The design of these, first made in silver in the 1680s, was perfectly suited to the cooling of wine bottles or wine glasses with the bottle necks or stems held securely within the shaped rim. The deep base could then be filled with chilled water.
The large size of this example dating from the end of the reign of the emperor Kangxi (1661-1722) suggests it was most likely to have been made for bottles rather than glasses.
The exotic famille verte decoration of flowers and leaping carp combined with the European form would have made these extremely desirable among the high society of the time. A similar pair thought to have been acquired by George IV for Brighton Pavilion now resides in the dining room at Clarence House.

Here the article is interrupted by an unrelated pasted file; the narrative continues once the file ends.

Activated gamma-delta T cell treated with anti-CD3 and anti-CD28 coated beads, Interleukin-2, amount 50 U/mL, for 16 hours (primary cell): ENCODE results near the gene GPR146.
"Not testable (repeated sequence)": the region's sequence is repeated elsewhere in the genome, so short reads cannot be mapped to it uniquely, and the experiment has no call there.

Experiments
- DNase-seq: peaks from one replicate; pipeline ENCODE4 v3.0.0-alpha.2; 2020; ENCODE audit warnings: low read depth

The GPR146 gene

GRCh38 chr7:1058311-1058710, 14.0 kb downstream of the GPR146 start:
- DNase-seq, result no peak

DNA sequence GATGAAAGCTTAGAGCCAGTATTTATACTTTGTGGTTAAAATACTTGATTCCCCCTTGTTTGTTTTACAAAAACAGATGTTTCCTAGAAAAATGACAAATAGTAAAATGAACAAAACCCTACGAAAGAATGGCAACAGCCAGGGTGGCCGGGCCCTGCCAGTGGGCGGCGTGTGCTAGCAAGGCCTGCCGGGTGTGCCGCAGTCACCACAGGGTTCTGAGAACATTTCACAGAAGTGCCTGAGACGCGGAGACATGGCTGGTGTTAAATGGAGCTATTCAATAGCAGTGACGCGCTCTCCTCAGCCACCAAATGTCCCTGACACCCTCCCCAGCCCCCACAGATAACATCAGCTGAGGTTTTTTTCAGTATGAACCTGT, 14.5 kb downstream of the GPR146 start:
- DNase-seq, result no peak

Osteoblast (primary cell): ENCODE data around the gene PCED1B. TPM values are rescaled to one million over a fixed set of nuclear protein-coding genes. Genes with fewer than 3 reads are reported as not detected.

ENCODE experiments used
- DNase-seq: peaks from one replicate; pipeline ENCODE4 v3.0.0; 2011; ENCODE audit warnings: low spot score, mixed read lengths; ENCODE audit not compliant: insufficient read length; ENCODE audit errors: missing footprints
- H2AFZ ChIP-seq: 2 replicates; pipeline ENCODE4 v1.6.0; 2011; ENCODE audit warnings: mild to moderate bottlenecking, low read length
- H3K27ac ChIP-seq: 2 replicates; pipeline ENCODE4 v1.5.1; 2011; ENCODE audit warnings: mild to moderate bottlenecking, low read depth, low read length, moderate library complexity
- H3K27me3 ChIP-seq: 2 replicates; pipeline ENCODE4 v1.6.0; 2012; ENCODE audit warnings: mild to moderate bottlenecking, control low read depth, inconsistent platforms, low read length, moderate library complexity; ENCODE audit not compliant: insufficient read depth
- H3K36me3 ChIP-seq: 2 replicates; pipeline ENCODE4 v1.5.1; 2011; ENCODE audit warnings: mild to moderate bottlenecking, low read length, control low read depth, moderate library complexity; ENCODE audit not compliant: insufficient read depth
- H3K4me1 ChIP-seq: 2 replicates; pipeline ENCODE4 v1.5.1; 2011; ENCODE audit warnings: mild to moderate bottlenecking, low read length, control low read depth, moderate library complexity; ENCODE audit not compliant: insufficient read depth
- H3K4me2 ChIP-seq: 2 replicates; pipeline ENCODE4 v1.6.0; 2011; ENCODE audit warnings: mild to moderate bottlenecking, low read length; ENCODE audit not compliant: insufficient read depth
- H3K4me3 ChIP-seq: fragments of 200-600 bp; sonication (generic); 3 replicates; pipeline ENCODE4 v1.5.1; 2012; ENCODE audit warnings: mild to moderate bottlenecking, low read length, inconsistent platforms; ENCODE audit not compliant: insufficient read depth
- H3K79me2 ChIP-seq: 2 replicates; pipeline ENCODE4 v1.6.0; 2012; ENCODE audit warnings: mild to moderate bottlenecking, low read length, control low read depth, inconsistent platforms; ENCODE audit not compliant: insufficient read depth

This one came for sale at Duke’s (25% buyer’s premium) of Dorchester from the family of Major Sir Alfred Hammond Aykroyd 2nd Baronet of Lightcliffe, Yorkshire (1894-1965). Duke’s expected it to bring £40,000-60,000 on November 9 and was not disappointed. The hammer price was £90,000.